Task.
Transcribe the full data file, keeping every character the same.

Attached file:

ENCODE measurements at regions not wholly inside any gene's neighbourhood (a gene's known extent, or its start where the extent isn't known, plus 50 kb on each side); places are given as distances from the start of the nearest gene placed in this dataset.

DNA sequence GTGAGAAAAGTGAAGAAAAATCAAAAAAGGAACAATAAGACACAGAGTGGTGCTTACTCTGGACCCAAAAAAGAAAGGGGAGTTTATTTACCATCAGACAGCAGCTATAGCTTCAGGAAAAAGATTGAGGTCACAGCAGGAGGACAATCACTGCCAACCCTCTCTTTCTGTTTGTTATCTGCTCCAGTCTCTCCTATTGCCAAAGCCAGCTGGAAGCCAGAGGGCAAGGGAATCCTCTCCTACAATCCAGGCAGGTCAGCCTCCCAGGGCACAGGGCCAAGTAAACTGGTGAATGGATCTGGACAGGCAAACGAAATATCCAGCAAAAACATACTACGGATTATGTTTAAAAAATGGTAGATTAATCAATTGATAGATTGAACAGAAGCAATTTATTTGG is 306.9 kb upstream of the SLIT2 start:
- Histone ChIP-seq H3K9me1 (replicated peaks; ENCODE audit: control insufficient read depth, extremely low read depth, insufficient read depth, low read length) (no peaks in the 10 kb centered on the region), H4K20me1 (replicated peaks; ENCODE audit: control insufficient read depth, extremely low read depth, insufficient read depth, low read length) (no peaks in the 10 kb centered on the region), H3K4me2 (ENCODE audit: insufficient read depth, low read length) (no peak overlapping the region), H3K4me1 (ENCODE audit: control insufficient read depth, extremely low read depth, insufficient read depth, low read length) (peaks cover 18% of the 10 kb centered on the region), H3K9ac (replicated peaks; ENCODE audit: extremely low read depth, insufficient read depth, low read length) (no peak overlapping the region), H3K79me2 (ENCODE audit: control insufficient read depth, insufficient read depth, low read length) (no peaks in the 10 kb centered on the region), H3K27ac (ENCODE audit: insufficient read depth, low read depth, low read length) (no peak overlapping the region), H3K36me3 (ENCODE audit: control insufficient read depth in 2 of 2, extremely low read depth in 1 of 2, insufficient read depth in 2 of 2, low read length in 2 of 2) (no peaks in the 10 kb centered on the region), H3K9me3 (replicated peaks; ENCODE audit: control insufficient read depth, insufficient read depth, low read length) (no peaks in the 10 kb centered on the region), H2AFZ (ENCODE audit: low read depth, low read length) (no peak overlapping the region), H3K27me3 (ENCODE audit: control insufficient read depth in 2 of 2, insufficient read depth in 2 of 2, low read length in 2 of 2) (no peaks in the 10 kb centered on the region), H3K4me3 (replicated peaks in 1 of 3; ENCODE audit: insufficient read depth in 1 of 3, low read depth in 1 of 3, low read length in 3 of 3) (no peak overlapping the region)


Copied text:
ENCODE measurements at regions not wholly inside any gene's neighbourhood (a gene's known extent, or its start where the extent isn't known, plus 50 kb on each side); places are given as distances from the start of the nearest gene placed in this dataset.

DNA sequence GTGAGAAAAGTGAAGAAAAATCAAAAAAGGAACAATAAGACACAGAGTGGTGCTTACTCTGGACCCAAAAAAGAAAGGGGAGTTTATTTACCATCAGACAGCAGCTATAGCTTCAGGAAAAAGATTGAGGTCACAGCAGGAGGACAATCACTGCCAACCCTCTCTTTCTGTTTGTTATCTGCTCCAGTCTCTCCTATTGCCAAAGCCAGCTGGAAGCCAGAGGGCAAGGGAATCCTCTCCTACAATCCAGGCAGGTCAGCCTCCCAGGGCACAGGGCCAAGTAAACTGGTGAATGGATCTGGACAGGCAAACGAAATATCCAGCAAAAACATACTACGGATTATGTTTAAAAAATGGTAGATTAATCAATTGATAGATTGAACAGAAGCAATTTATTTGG is 306.9 kb upstream of the SLIT2 start:
- Histone ChIP-seq H3K9me1 (replicated peaks; ENCODE audit: control insufficient read depth, extremely low read depth, insufficient read depth, low read length) (no peaks in the 10 kb centered on the region), H4K20me1 (replicated peaks; ENCODE audit: control insufficient read depth, extremely low read depth, insufficient read depth, low read length) (no peaks in the 10 kb centered on the region), H3K4me2 (ENCODE audit: insufficient read depth, low read length) (no peak overlapping the region), H3K4me1 (ENCODE audit: control insufficient read depth, extremely low read depth, insufficient read depth, low read length) (peaks cover 18% of the 10 kb centered on the region), H3K9ac (replicated peaks; ENCODE audit: extremely low read depth, insufficient read depth, low read length) (no peak overlapping the region), H3K79me2 (ENCODE audit: control insufficient read depth, insufficient read depth, low read length) (no peaks in the 10 kb centered on the region), H3K27ac (ENCODE audit: insufficient read depth, low read depth, low read length) (no peak overlapping the region), H3K36me3 (ENCODE audit: control insufficient read depth in 2 of 2, extremely low read depth in 1 of 2, insufficient read depth in 2 of 2, low read length in 2 of 2) (no peaks in the 10 kb centered on the region), H3K9me3 (replicated peaks; ENCODE audit: control insufficient read depth, insufficient read depth, low read length) (no peaks in the 10 kb centered on the region), H2AFZ (ENCODE audit: low read depth, low read length) (no peak overlapping the region), H3K27me3 (ENCODE audit: control insufficient read depth in 2 of 2, insufficient read depth in 2 of 2, low read length in 2 of 2) (no peaks in the 10 kb centered on the region), H3K4me3 (replicated peaks in 1 of 3; ENCODE audit: insufficient read depth in 1 of 3, low read depth in 1 of 3, low read length in 3 of 3) (no peak overlapping the region)